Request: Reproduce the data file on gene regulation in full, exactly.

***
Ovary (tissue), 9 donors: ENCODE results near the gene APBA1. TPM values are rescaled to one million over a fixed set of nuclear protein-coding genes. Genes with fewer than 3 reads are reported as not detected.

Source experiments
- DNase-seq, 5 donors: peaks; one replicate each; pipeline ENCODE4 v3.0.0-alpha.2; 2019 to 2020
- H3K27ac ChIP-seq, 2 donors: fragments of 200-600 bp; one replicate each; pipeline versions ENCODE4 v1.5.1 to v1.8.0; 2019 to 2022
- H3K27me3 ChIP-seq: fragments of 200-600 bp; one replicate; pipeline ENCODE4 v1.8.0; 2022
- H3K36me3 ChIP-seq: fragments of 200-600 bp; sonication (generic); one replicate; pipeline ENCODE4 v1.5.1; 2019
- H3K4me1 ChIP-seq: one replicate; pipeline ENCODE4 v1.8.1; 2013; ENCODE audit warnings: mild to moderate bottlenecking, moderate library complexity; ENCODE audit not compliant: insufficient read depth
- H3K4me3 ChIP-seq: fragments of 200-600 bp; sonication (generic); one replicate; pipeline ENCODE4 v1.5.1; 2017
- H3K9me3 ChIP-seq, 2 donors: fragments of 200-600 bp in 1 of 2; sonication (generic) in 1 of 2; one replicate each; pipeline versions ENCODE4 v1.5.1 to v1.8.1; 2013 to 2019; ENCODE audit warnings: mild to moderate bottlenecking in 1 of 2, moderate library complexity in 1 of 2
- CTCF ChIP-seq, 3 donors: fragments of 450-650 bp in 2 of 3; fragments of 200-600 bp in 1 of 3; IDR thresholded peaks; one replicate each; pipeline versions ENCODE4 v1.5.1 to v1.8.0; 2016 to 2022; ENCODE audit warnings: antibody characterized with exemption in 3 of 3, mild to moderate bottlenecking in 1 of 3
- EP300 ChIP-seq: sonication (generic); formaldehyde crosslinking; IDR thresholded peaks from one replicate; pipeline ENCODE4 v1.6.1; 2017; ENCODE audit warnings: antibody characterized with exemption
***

Ovary (tissue), 9 donors: ENCODE results near the gene APBA1. TPM values are rescaled to one million over a fixed set of nuclear protein-coding genes. Genes with fewer than 3 reads are reported as not detected.

Source experiments
- DNase-seq, 5 donors: peaks; one replicate each; pipeline ENCODE4 v3.0.0-alpha.2; 2019 to 2020
- H3K27ac ChIP-seq, 2 donors: fragments of 200-600 bp; one replicate each; pipeline versions ENCODE4 v1.5.1 to v1.8.0; 2019 to 2022
- H3K27me3 ChIP-seq: fragments of 200-600 bp; one replicate; pipeline ENCODE4 v1.8.0; 2022
- H3K36me3 ChIP-seq: fragments of 200-600 bp; sonication (generic); one replicate; pipeline ENCODE4 v1.5.1; 2019
- H3K4me1 ChIP-seq: one replicate; pipeline ENCODE4 v1.8.1; 2013; ENCODE audit warnings: mild to moderate bottlenecking, moderate library complexity; ENCODE audit not compliant: insufficient read depth
- H3K4me3 ChIP-seq: fragments of 200-600 bp; sonication (generic); one replicate; pipeline ENCODE4 v1.5.1; 2017
- H3K9me3 ChIP-seq, 2 donors: fragments of 200-600 bp in 1 of 2; sonication (generic) in 1 of 2; one replicate each; pipeline versions ENCODE4 v1.5.1 to v1.8.1; 2013 to 2019; ENCODE audit warnings: mild to moderate bottlenecking in 1 of 2, moderate library complexity in 1 of 2
- CTCF ChIP-seq, 3 donors: fragments of 450-650 bp in 2 of 3; fragments of 200-600 bp in 1 of 3; IDR thresholded peaks; one replicate each; pipeline versions ENCODE4 v1.5.1 to v1.8.0; 2016 to 2022; ENCODE audit warnings: antibody characterized with exemption in 3 of 3, mild to moderate bottlenecking in 1 of 3
- EP300 ChIP-seq: sonication (generic); formaldehyde crosslinking; IDR thresholded peaks from one replicate; pipeline ENCODE4 v1.6.1; 2017; ENCODE audit warnings: antibody characterized with exemption